Take some more bbq sauce and cover the top of the meatloaf with a thick coat. Then take some beef broth (A dissolved bouillon cube works fine) and pour it on top, just enough so the water level reaches the top of the loaf… you really shouldn’t need more than ¼ cup but it depends on the size and shape of the tray. This step will prevent the sides from burning and give you nice juicy end pieces!

Bake in the oven for about 45 minutes. Halfway through, carefully remove it and pour off the excess grease into the sink. Then return it, making sure no oil drips in the oven. When you are done, make sure it is cooked all the way through and brown in the middle. Allow to sit a few minutes and you’re good to go!

Excuse me if I drool a little bit...
I served this with a side of Potatoes and Veggies Au Gratin. Complicated? Not at all! I cooked up a store brand Au Gratin Potato mix, and added in a can of mixed vegetables. Easy enough!

"Plated" aka "Why I need a SLR camera"

The meatloaf came out tender and decadent. Easily the best meatloaf I’ve ever had. It was a fusion of so many flavors… especially sweet and savory. Words just aren’t enough to describe how amazing it was. But to quote the great Aldo Raine, “this one may very well be my masterpiece”

I'm in the Meatloaf cooking business, and business is-a boomin!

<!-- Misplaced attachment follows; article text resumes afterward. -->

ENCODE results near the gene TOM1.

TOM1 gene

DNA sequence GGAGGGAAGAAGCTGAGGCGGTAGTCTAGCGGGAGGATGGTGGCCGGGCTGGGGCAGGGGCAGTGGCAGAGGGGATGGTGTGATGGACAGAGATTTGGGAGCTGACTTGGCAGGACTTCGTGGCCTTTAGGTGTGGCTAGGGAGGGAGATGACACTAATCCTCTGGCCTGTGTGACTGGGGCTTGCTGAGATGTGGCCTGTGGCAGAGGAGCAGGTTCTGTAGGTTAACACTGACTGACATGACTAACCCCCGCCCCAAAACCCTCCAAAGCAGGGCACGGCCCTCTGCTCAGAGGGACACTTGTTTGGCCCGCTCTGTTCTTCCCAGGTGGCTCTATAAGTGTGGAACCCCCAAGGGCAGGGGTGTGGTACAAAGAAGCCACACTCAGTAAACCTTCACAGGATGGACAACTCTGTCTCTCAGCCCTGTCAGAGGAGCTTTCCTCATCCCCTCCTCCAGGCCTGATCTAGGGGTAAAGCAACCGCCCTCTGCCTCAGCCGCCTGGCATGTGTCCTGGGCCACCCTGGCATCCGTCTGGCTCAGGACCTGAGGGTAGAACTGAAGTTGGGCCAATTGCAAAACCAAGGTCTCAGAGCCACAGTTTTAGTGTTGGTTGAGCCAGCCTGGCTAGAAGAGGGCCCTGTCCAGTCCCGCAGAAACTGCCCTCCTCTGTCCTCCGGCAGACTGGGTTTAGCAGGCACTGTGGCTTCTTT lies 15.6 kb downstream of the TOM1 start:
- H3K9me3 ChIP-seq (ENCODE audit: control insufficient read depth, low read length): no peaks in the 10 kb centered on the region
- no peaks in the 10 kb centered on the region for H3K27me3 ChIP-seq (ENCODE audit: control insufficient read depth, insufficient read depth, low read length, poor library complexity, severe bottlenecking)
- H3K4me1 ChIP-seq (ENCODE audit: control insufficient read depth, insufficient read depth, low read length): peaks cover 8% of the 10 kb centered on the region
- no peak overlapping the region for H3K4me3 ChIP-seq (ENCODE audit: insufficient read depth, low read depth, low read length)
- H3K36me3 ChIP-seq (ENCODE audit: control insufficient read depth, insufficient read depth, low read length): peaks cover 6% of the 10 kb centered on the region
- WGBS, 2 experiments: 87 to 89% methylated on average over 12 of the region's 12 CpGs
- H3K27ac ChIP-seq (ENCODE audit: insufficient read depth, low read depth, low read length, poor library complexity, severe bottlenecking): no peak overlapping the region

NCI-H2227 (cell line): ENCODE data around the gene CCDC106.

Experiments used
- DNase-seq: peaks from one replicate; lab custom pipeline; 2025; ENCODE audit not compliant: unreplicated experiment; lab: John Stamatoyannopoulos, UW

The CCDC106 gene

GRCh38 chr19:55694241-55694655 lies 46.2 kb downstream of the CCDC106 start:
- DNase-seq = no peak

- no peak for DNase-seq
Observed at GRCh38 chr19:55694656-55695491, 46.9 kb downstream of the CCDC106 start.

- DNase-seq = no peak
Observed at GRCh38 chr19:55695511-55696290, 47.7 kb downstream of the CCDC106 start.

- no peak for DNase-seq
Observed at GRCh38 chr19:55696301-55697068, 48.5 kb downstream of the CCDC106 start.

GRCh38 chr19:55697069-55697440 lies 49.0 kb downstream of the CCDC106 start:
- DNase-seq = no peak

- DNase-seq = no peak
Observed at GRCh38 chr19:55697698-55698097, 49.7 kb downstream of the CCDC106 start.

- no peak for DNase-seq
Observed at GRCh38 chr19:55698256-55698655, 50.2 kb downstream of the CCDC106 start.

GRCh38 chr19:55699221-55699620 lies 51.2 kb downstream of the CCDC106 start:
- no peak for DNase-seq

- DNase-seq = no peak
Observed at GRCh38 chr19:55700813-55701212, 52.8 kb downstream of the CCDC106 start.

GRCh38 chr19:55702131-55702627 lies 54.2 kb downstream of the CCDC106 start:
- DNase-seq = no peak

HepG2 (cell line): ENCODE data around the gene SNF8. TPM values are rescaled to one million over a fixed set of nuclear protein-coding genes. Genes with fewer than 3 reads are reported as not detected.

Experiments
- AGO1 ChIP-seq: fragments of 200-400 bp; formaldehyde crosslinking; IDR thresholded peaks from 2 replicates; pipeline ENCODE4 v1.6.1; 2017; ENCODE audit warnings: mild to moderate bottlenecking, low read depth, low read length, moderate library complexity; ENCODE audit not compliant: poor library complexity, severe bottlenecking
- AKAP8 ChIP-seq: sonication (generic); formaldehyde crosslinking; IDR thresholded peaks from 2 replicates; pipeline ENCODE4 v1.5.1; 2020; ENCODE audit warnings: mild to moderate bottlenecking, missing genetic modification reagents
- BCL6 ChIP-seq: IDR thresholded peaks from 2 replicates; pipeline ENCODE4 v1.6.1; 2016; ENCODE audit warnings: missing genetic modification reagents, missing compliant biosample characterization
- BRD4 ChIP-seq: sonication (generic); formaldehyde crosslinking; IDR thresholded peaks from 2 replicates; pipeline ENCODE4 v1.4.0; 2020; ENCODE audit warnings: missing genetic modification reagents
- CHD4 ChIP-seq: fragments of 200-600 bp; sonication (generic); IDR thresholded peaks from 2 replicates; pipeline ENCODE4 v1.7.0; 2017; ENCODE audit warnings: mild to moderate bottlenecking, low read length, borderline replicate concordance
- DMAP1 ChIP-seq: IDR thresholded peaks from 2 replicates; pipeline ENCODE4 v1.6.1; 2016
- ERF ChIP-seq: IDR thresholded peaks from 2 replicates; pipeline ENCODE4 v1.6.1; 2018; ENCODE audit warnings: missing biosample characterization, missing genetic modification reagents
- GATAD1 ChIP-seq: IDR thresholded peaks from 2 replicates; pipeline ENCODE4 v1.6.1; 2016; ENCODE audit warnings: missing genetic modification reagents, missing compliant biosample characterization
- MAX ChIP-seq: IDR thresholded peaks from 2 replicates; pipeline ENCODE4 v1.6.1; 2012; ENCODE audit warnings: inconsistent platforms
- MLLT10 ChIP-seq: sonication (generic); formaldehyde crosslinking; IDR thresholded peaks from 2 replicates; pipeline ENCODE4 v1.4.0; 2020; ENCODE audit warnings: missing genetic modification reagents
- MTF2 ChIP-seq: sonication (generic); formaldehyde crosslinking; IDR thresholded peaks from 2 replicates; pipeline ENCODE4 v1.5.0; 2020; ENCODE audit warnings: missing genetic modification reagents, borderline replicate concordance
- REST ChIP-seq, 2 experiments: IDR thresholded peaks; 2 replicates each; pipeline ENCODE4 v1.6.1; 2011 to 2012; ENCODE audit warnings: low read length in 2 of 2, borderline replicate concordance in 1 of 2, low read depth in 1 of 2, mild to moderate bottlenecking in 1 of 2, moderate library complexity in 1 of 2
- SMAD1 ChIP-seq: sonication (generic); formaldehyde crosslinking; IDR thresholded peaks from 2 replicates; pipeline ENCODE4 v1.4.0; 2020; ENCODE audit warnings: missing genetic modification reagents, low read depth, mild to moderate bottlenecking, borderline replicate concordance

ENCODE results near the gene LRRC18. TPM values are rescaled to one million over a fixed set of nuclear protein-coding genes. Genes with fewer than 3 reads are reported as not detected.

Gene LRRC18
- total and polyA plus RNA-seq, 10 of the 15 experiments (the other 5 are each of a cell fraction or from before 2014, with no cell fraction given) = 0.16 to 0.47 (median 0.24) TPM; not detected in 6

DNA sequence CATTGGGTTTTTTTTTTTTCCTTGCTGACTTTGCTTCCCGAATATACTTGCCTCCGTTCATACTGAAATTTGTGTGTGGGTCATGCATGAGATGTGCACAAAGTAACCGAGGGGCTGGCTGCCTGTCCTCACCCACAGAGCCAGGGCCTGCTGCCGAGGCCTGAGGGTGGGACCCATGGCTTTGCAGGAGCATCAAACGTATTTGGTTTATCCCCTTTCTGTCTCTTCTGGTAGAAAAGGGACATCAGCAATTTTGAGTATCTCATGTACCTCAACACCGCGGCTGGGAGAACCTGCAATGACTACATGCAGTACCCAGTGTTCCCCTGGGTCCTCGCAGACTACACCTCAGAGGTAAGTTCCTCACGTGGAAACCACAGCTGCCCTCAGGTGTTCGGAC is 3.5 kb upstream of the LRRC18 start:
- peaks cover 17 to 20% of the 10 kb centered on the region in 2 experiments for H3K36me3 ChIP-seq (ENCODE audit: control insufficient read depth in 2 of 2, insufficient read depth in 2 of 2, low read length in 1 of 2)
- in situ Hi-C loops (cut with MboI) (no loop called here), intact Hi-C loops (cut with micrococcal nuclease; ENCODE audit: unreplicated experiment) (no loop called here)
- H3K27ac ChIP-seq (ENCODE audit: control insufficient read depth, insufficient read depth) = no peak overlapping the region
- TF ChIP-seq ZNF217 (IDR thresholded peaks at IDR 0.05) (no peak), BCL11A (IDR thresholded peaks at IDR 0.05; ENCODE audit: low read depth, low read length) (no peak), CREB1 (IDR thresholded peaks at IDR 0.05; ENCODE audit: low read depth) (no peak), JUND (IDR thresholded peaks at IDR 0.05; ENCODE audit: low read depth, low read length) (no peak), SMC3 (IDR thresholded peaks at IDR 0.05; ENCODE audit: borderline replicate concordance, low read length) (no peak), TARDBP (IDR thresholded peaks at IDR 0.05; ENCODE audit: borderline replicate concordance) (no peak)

Now I always like to give my input on what I could do better for next time. As amazing as this was, I think next time I am going to work on a way to make it less greasy. The fact that I was cooking 80/20 beef with bacon provides an oily texture which could be improved on. Next time I’m going for a leaner beef, like 93%. But I think a better suggestion would be to pop a hole or two in the bottom of the tray (why I suggest the disposable metal pan) before putting it into the oven, and placing another pan below it to catch the drippings. This should degrease the meatloaf enough without drying it out and prevent the tedium of having to drain it halfway through.

So give it a try and let me know what you think. I guarantee you’ll love this one!

And if you do, please join us on our Facebook and Twitter pages. The link to “Like” Edible Rex on Facebook is in the right column, and follow us at @EdibleRex on Twitter! Oh, and if you really like us, click on an ad or two… help keep me cooking!!!